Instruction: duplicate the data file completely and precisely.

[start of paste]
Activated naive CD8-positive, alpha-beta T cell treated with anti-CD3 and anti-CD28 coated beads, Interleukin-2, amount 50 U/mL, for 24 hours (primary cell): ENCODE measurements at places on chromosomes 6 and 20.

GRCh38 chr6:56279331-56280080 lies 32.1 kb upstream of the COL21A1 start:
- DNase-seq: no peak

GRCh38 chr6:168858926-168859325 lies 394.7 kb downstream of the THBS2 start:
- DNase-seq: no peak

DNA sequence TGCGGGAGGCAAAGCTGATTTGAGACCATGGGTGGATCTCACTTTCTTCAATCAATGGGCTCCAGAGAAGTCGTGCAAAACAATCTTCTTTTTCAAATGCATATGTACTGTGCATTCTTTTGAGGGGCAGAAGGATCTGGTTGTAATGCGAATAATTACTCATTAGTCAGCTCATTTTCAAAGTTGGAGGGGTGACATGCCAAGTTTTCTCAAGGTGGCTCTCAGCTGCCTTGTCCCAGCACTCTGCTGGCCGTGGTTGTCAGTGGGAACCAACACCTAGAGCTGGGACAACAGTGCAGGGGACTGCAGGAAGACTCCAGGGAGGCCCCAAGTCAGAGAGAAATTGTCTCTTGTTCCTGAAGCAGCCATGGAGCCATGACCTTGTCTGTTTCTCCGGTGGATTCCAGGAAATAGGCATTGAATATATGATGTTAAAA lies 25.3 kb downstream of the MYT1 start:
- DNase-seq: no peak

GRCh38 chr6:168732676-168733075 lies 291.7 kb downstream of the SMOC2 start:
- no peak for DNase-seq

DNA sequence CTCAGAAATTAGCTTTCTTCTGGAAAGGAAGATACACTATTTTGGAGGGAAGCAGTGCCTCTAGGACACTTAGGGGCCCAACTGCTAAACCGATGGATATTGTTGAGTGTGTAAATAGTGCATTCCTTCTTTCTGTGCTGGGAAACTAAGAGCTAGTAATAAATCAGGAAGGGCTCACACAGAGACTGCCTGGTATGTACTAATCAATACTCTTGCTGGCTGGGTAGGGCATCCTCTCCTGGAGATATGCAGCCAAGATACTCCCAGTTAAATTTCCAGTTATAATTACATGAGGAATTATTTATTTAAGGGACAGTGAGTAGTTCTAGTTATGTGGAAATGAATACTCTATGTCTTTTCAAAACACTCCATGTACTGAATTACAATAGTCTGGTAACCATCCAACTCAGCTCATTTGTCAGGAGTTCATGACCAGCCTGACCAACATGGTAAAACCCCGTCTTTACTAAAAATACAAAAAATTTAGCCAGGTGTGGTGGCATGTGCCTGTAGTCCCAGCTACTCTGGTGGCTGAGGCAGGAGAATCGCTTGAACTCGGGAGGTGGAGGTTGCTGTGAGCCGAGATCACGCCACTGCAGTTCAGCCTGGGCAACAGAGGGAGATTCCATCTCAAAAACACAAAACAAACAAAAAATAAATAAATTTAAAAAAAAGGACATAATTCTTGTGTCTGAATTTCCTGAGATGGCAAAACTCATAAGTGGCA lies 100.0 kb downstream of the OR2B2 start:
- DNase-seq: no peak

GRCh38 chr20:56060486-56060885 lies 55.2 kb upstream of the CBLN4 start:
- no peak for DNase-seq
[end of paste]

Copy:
Activated naive CD8-positive, alpha-beta T cell treated with anti-CD3 and anti-CD28 coated beads, Interleukin-2, amount 50 U/mL, for 24 hours (primary cell): ENCODE measurements at places on chromosomes 6 and 20.

GRCh38 chr6:56279331-56280080 lies 32.1 kb upstream of the COL21A1 start:
- DNase-seq: no peak

GRCh38 chr6:168858926-168859325 lies 394.7 kb downstream of the THBS2 start:
- DNase-seq: no peak

DNA sequence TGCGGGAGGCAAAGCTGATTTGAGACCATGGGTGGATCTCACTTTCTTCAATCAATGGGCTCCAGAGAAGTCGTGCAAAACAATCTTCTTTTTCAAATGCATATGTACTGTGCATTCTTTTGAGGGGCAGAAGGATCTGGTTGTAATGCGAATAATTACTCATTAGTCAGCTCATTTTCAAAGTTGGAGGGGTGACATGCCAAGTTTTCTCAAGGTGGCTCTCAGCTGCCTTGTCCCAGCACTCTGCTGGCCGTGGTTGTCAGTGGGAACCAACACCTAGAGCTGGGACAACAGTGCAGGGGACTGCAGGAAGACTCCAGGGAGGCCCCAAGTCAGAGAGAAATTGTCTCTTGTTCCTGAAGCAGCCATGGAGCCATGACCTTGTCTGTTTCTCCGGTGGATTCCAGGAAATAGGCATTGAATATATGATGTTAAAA lies 25.3 kb downstream of the MYT1 start:
- DNase-seq: no peak

GRCh38 chr6:168732676-168733075 lies 291.7 kb downstream of the SMOC2 start:
- no peak for DNase-seq

DNA sequence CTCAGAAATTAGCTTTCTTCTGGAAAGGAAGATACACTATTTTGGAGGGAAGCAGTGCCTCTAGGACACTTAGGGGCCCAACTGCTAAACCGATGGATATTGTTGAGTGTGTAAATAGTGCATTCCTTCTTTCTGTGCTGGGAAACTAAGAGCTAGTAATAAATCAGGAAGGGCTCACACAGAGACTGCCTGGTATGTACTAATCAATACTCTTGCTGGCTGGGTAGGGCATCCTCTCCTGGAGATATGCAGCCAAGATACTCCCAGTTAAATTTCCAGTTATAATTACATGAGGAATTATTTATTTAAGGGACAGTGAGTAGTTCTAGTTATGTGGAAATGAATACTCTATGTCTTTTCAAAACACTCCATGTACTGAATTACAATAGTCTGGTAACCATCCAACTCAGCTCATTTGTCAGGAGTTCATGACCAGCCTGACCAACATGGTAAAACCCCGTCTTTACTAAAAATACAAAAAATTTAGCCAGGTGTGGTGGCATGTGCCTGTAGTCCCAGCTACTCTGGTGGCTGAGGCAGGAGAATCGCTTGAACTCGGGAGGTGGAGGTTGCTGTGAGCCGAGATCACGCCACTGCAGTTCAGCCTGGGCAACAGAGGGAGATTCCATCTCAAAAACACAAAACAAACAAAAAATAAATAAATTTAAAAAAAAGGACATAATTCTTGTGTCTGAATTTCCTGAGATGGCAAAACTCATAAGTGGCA lies 100.0 kb downstream of the OR2B2 start:
- DNase-seq: no peak

GRCh38 chr20:56060486-56060885 lies 55.2 kb upstream of the CBLN4 start:
- no peak for DNase-seq